Microsoft's Kin isn't the only phone project from Redmond whose fate is uncertain.
The software maker announced last year a project called OneApp, which was aimed at putting applications on a variety of not-so-smart phones. The idea was to create a software layer that could run on the kind of basic phones popular in emerging markets. Developers could then write software that would run on top of OneApp and thus run on a wide range of phones.
The company tested OneApp with carrier Blue Label Telecom in South Africa last year and also conducted some evaluation programs with other carriers, but has yet to announce its use anywhere else. From what I hear, the company is in the process of deciding where to go next.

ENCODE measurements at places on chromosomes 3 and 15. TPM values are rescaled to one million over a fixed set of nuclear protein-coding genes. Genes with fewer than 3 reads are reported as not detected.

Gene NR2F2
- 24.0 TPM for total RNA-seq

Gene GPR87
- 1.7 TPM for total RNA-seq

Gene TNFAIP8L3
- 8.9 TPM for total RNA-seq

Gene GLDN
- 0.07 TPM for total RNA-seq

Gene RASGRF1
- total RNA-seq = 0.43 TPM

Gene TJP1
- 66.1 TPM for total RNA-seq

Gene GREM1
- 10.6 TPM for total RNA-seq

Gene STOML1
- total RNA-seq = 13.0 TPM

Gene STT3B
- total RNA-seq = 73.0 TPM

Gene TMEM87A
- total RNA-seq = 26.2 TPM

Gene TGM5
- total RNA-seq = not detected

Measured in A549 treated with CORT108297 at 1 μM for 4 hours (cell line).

In a statement to CNET Thursday, Microsoft was rather circumspect about the project's future.
"While we can't share specific results we remain excited about the potential of the OneApp technology and continue to evolve its strategy," Microsoft said. "OneApp is a valuable mobile technology with many possible applications."
It's worth pointing out that OneApp is being run by an entirely different part of the company from the mobile unit that is responsible for Kin and Windows Phone. OneApp is part of the Startup Business Group run by Amit Mital. That is the group responsible for the Tag bar code technology and Hohm energy-monitoring project. The group also ran ResponsePoint, Microsoft's now-discontinued phone system for small businesses.
As for the Kin, Microsoft announced on Wednesday it was dumping the project less than two months after the first Kin models hit the market.
Although Verizon will still sell the existing inventory, Microsoft won't take the social media-oriented phones to Europe, nor will it continue work on future products. Those who were working on the Kin are being folded into the Windows Phone 7 project, Microsoft's effort to get back in the smartphone game.